The Student News Site of University of Arizona

The Daily Wildcat

64° Tucson, AZ

The Daily Wildcat

The Daily Wildcat


Care, health and society major creates new opportunities


Courtesy of UA News

The UA’s care, health, and society major in the School of Sociology emphasizes skills needed across the helping professions, such as teaching, medicine, nursing, counseling and teaching. The new major focuses on health as a social problem.

Care, health and society is a recently added major at the UA that gives students an introduction to careers that deal with taking care of people.

Louise Roth, director of undergraduate studies for the School of Sociology, said the program was designed for students who were interested in pursuing nursing and other fields, like social work or physical therapy.

Sarah Mason, a sophomore studying care, health and society, said she chose the new major because she knew she wanted to have a career in the health field but had not yet decided which area of the field she wants to focus on.

“Choosing this major allowed me to really explore all of the options there are within the health field,” Mason said.

Terrence Hill, care, health and society program director, said one of the requirements to graduate with a Bachelor of Science in care, health and society is the completion of a semester-long internship, and Mason said this is one of her favorite components of the major.

“During that [internship] experience, they can acquire some skills that have to do with delivering health care or solving a problem in the community,” Hill said.

Hill said the program is about addressing health as a major social problem that has social consequences, and that this is something that makes the program unique.

“Our instructors are multidisciplinary,” Hill said. “We currently have nurses, social workers, philosophers and physiologists teaching our core courses. We want to give our students diverse perspectives on health to always have as a background.”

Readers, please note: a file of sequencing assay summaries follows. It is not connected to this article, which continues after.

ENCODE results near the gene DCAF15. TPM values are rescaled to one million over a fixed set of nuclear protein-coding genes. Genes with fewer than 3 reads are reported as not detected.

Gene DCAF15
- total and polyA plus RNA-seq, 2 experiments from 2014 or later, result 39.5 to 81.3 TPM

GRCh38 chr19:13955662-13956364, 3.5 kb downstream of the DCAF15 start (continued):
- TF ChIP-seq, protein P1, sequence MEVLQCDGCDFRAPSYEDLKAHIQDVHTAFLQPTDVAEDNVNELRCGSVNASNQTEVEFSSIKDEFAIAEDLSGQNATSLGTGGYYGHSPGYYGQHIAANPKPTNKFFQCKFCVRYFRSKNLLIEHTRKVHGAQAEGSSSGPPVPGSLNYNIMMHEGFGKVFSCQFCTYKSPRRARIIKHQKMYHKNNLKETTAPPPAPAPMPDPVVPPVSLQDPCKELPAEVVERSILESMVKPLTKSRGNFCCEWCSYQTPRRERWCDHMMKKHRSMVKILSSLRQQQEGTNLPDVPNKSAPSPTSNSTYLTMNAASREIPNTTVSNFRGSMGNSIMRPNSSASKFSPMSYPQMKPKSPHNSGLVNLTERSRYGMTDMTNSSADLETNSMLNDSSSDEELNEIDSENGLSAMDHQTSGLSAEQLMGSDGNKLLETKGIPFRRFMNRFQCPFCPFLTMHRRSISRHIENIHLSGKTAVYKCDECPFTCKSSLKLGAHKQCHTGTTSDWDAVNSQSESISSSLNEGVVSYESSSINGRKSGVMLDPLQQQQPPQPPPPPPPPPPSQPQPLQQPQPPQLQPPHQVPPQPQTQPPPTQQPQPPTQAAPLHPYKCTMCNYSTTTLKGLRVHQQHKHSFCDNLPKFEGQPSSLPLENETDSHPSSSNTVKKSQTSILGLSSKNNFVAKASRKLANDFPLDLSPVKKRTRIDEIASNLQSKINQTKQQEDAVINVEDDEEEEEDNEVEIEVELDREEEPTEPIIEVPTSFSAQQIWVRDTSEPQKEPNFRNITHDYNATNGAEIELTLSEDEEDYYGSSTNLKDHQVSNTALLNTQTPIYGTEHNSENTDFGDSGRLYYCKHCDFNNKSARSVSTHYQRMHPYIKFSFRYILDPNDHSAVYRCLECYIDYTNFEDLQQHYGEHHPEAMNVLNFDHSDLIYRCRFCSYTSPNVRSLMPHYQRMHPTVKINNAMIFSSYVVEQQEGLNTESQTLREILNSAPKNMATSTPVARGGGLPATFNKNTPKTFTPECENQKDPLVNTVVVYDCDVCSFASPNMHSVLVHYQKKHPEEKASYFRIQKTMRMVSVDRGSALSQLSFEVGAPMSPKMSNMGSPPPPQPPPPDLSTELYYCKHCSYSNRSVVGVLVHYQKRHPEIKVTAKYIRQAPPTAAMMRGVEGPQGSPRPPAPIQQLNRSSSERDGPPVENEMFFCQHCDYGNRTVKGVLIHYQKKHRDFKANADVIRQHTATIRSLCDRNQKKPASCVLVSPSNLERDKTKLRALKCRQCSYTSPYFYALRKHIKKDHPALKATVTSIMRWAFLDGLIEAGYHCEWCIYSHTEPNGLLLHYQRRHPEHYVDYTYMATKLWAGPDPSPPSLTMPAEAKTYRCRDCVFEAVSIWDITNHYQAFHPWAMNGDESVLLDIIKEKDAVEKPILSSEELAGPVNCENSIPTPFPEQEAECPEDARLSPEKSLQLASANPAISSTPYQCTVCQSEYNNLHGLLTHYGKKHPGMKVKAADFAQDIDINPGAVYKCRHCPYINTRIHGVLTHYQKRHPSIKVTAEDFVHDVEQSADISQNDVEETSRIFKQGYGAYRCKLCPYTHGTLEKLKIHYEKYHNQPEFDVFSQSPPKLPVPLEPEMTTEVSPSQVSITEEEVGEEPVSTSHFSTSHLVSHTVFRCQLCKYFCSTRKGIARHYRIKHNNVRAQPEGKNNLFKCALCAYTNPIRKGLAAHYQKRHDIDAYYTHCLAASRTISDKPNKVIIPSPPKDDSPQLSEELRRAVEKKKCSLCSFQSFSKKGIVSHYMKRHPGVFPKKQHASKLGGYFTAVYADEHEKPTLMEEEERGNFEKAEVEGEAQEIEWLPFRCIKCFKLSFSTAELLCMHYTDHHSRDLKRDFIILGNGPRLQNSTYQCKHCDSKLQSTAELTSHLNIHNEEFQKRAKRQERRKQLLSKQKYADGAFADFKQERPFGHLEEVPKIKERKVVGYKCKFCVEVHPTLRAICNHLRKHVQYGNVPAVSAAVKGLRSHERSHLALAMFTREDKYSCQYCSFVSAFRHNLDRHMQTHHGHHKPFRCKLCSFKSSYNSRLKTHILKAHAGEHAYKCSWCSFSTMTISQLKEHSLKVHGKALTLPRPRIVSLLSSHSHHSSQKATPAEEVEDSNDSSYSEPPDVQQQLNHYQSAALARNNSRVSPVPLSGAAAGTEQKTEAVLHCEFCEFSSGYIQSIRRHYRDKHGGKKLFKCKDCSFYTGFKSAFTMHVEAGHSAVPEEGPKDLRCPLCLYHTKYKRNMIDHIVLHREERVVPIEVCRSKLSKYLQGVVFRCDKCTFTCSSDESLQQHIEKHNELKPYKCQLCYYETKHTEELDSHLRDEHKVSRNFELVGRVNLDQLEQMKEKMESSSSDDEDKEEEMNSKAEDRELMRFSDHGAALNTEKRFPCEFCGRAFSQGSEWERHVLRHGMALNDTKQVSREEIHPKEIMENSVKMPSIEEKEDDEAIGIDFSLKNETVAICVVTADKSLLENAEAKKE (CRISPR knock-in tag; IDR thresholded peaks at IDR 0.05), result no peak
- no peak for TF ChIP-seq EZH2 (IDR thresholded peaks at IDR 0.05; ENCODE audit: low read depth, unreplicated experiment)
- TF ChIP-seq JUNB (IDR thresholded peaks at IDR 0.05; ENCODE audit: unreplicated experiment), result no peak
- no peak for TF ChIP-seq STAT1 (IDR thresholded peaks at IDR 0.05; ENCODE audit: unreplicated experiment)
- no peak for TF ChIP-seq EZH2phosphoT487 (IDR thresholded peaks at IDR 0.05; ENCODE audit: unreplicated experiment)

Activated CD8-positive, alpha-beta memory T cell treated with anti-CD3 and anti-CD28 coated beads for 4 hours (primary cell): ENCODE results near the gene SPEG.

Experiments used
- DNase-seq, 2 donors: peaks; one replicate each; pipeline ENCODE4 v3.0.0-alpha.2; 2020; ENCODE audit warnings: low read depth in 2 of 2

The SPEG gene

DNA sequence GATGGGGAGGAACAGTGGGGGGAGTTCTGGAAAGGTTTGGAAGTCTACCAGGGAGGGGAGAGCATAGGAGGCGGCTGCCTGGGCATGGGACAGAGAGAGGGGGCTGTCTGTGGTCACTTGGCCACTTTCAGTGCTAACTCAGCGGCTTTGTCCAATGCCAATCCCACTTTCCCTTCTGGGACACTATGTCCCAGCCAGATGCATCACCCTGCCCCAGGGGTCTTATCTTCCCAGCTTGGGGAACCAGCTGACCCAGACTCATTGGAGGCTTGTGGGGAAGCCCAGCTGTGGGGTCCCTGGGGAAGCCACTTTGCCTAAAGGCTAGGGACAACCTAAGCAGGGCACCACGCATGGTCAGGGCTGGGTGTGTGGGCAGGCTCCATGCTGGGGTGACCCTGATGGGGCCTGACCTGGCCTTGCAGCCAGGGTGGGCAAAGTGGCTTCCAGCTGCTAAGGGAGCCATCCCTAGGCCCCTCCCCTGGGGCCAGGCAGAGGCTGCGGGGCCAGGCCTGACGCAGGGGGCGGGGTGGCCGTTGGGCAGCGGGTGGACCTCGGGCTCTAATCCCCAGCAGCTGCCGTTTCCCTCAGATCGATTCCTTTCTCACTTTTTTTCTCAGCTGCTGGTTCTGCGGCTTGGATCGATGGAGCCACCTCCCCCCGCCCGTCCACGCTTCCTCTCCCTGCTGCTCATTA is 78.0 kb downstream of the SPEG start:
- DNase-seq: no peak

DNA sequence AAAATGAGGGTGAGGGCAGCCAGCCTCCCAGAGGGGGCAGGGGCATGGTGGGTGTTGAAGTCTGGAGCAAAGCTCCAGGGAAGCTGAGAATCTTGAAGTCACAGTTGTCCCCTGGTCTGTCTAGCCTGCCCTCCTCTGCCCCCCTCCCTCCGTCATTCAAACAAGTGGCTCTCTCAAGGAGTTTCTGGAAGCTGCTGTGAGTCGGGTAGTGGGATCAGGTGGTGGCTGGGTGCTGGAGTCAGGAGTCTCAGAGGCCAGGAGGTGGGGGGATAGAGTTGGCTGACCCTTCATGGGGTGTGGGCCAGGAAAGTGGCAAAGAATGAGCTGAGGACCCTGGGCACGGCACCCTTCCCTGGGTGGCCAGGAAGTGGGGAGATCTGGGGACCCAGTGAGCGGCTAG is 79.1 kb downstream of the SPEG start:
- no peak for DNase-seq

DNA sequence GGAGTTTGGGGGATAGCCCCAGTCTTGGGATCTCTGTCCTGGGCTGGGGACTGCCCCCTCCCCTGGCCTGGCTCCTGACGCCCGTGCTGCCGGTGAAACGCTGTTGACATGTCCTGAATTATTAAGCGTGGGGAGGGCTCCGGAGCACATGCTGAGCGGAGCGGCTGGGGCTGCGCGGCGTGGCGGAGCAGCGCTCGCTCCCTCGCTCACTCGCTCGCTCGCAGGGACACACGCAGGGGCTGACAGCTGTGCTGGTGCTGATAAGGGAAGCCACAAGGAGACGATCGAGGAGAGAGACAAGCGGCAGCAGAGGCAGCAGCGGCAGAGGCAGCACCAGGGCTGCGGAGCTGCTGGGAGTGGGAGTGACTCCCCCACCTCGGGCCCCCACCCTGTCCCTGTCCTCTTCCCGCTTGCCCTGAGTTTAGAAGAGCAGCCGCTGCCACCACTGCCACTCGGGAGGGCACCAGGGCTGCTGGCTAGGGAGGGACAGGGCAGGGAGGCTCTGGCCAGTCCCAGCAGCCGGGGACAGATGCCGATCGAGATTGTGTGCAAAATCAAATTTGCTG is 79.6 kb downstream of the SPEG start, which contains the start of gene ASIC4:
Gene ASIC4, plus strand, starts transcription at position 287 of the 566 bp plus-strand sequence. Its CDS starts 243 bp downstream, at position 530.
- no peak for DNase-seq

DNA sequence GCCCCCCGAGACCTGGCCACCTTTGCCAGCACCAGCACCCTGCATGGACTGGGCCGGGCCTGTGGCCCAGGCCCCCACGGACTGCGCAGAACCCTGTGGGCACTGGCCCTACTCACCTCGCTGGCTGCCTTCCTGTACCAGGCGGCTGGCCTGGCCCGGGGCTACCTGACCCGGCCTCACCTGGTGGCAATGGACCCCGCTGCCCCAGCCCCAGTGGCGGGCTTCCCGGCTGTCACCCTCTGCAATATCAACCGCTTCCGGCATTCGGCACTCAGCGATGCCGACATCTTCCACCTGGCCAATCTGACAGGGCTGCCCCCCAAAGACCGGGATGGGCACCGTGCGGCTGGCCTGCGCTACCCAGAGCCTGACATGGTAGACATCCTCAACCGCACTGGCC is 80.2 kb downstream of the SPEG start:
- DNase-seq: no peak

Hill said the program is now widely recognized because it’s hard to deliver services to diverse populations without understanding culture and social structure. Hill also said society no longer approaches health from a purely biological or medical standpoint.

“If you look at the new requirements for pre-med, they now include courses in social science,” Hill said.

The program classes are designed to give students a comprehensive understanding of issues, Hill said, so when they actually start delivering care or trying to solve health problems at a population level, they will have an idea of what the societal, cultural and social structures are.

“In classes, we don’t provide any real skills like the nursing department will provide,” Hill said, “but we provide this intellectual tool kit and this background in social analysis and cultural analysis that will help students to be more effective when they go on to graduate studies in public health or social work, or go on to medical school.”

The required courses for the care, health and society major are a combination of courses from various fields of study.

“The major draws some of its core courses from the sciences, as well as having some core courses in sociology, like Intro to [the Helping] Professions and Interprofessional Care, which is a course on how these different professions are related to each other and how they interact with each other,” Roth said.

Hill said that although this is a new major at the UA, other schools have similar degree options.

“Our program is part of a broader movement in academia in the country to look at health in a more comprehensive way,” Hill said.


Follow Brandi Walker on Twitter.

More to Discover
Activate Search